Science and Television: friend or foe?

I’m a big fan of both science and television and have blogged previously about their inter-relationship (e.g. Science on the telly and A new model for interaction of scientific research and TV?).  I was therefore very interest to hear Physicist and former pop star Prof Brian Cox delivering the 2010 Huw Wheldon lecture on the topic Science: A Challenge to TV Orthodoxy (available on BBC iPlayer until December 8th).

As the presenter of the excellent Wonders of the Solar System, Cox is ideally positioned to examine the tensions between science and television which, he notes, is “the primary medium for the dissemination of scientific knowledge to the non-specialist public” (01:25).

Brian Cox

Brian Cox is Professor of Physics at the University of Manchester

There are, Cox notes, incompatibilities between the goals of science and television; though he is keen to emphasise that these are “occasional” and that he does not subscribe to the model that there are serious deficiencies in TV’s coverage of science. For example, a practising scientist must never have an eye on the audience, which would de facto compromise the impartiality of the process (08:10). In contrast, television must have their viewers (and reviewers) in mind.

Via inclusion of clips of the good (such as Stephen Hawking’s Universe, Inside Nature’s Giants and CBBC’s Space Hoppers, and his favourite ever series Carl Sagan’s Cosmos) and the bad (e.g. London Tonight’s repeated emphasis that Ben Goldacre’s criticism regarding the media’s obsession with neutrality and balance in reporting fears about the safety of the MMR vaccine was only his “personal view”), Cox observed that science and TV mean different things when they talk about something being “controversial”. He believes that it is better to assume the audience has more intelligence than they do and run the risk of leaving them stretched, rather than to repeatedly feeding them a diet of watered-down material.  Presentation of ideas must be central to good quality (science) TV, regardless of the format employed.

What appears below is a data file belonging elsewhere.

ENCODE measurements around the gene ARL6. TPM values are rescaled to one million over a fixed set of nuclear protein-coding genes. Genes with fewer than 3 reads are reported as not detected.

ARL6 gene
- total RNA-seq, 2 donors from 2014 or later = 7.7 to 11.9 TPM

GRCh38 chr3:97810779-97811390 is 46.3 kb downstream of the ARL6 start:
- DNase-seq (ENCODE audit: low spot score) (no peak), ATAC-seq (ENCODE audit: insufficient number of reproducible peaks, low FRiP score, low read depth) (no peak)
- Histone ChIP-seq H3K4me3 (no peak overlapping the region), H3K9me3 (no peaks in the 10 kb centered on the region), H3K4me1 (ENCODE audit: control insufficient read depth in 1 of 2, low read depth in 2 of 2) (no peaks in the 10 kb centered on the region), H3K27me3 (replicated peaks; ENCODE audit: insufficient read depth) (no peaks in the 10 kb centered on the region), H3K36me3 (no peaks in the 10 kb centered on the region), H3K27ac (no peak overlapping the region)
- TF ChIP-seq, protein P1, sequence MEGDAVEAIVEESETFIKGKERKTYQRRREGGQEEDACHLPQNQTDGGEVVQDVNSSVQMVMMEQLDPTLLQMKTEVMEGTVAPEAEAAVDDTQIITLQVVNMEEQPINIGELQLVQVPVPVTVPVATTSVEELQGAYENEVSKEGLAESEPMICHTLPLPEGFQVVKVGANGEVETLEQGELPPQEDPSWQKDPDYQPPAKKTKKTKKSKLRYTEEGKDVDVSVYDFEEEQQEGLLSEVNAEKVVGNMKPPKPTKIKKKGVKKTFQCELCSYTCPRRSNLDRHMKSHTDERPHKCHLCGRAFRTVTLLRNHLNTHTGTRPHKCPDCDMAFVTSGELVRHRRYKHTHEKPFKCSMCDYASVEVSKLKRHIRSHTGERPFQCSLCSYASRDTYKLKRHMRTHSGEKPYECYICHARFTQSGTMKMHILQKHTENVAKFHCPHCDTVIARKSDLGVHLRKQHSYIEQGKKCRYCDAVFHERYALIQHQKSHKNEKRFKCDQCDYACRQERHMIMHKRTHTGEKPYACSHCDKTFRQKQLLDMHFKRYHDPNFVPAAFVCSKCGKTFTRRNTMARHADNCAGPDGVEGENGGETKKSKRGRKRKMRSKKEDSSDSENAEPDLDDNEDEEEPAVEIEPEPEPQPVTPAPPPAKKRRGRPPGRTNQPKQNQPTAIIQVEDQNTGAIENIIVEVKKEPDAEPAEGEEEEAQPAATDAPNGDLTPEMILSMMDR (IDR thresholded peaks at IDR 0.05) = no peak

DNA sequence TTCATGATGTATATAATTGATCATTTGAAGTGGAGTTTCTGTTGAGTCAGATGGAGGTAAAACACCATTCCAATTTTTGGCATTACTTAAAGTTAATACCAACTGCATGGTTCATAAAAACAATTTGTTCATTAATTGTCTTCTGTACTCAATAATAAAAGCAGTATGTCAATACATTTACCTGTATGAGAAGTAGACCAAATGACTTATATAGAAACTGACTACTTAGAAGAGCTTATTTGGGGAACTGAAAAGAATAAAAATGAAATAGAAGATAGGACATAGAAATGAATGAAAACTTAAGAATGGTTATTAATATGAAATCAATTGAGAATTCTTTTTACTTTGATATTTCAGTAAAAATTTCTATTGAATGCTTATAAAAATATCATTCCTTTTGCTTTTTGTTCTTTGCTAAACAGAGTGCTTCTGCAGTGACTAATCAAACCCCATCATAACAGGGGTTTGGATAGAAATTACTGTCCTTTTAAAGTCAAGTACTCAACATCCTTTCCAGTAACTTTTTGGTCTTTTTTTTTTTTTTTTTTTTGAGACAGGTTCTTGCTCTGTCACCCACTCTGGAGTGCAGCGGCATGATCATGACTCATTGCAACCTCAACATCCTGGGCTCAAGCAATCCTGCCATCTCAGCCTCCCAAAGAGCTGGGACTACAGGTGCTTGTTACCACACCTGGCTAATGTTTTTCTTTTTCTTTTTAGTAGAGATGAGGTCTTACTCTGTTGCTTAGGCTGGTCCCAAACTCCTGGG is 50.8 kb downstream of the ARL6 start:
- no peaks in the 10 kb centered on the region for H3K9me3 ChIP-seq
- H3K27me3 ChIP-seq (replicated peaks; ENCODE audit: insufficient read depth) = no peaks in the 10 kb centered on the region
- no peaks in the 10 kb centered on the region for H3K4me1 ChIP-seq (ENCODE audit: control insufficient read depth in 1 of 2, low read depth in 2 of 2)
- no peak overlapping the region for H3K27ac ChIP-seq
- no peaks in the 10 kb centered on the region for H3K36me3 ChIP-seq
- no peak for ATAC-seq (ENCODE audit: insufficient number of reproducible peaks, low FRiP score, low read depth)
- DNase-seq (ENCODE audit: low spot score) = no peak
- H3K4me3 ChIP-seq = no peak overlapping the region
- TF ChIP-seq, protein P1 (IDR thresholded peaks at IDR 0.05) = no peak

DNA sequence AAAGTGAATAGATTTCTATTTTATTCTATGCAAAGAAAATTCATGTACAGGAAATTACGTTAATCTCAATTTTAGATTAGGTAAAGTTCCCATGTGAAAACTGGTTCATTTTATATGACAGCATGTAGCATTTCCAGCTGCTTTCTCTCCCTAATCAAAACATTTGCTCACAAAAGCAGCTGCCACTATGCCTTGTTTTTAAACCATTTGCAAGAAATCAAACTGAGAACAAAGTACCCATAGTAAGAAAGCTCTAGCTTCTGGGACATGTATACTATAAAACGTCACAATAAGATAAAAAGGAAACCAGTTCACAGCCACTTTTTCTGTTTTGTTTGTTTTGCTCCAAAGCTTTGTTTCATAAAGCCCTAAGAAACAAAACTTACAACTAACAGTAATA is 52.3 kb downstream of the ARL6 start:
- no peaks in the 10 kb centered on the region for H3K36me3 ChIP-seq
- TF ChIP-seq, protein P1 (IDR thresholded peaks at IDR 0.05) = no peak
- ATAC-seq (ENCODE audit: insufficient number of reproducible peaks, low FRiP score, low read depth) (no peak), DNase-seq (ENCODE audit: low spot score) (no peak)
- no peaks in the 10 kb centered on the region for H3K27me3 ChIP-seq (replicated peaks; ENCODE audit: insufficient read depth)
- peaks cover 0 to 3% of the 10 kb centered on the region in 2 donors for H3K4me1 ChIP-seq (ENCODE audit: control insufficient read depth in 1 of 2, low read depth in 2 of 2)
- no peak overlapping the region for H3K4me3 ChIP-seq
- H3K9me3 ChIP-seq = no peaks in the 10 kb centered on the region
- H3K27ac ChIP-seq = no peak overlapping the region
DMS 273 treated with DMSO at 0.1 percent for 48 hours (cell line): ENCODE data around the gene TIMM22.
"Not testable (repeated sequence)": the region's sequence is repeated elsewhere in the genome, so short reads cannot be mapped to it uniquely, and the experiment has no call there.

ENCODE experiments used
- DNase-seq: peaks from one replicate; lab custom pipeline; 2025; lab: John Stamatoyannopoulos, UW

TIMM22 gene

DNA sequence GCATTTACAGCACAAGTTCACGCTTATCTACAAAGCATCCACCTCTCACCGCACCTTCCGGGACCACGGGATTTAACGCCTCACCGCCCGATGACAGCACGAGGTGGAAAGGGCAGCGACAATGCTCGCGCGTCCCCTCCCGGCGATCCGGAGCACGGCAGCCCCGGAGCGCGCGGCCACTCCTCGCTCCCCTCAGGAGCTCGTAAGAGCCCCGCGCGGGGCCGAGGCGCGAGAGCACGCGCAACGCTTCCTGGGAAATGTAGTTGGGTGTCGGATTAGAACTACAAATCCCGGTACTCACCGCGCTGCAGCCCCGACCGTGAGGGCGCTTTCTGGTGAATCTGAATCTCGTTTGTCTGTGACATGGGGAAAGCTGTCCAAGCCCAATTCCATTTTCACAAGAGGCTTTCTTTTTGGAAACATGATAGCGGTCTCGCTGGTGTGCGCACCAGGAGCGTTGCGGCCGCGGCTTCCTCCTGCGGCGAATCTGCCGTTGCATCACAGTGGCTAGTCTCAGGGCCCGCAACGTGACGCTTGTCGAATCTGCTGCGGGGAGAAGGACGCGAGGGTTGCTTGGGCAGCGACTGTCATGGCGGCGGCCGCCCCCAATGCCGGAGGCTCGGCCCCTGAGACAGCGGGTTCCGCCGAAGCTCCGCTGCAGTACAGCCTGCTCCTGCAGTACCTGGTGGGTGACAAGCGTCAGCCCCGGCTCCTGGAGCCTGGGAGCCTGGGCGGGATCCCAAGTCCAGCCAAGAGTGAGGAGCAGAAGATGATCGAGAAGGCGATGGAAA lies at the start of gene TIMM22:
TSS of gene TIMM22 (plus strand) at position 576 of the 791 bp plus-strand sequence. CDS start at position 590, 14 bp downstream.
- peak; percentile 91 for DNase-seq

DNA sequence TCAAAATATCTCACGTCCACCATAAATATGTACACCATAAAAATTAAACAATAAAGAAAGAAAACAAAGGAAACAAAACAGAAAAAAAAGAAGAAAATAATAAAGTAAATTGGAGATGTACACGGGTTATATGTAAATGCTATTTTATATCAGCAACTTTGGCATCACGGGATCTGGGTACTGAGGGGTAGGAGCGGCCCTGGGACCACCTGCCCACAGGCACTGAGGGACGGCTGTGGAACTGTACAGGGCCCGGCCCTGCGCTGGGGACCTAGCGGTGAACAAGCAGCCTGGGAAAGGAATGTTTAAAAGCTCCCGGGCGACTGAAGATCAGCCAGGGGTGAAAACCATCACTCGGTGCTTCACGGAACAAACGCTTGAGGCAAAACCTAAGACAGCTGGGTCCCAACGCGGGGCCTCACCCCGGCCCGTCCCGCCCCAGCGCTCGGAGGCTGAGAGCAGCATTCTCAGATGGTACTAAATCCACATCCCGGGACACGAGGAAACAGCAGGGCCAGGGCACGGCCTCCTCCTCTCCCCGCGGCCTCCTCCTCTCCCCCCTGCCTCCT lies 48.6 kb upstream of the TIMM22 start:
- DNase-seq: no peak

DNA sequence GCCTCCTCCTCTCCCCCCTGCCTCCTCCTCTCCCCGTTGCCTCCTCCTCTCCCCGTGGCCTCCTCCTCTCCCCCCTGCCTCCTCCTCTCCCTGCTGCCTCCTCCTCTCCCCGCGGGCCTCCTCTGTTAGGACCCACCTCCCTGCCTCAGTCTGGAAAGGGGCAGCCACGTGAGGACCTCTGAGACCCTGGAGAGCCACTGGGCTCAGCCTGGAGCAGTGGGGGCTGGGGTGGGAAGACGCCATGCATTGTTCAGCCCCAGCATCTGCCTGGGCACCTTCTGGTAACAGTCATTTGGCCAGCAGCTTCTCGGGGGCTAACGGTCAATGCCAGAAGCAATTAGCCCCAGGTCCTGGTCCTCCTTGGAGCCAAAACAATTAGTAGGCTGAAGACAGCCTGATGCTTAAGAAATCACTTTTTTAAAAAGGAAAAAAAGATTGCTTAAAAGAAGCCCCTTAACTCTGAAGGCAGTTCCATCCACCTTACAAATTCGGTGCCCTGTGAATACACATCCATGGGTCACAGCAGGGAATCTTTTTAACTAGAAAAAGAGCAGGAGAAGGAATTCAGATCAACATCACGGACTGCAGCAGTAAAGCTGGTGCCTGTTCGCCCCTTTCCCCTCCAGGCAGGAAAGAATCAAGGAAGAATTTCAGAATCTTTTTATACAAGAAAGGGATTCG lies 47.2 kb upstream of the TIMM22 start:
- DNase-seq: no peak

The following are Cox’s concluding remarks (33 minutes in):

Firstly, scientific peer review is all important. It’s not possible for a broadcaster to run a parallel peer review structure, but it is possible for the broadcaster to seek out the consensus view of the scientific community. This is the best that can be done, and appropriate weight should be given to it in news reporting.

Documentary is different, because polemic is a valid and necessary part of film-making, but having said that, the audience needs to know whether they are watching opinion or a presentation of the scientific consensus. Whilst I acknowledge that this is extremely difficult to achieve in practice it is something that film-makers and broadcasters must strive to do.

But ultimately, it is my view, the best way to use television to build a scientific community is to make TV programmes that celebrate science, that present the facts accurately, to be sure, but also place up front the beauty, the emotional power and the profound implications of the scientific worldview. Because science is, at its core, a deeply human pursuit. It stems from that most human desire to explore and explain the world around us. It has generated the most amazing facts and figures along with our technological civilisation. Which I see, in some ways, as a spin-off from the scientific project; aircraft, GPS, satellites, the internet, modern medicine, television. These are all applications of the knowledge that we acquired accidentally on our travels through domain of intellectual territory. But for me, the most visceral is achieved when a programme or presenter moves beyond presentation of the facts and figures and places the scientific discoveries in their magnificent context.” (34:50)

A memorial lecture is held each year in the name of Huw Wheldon, former President of the Royal Television Society

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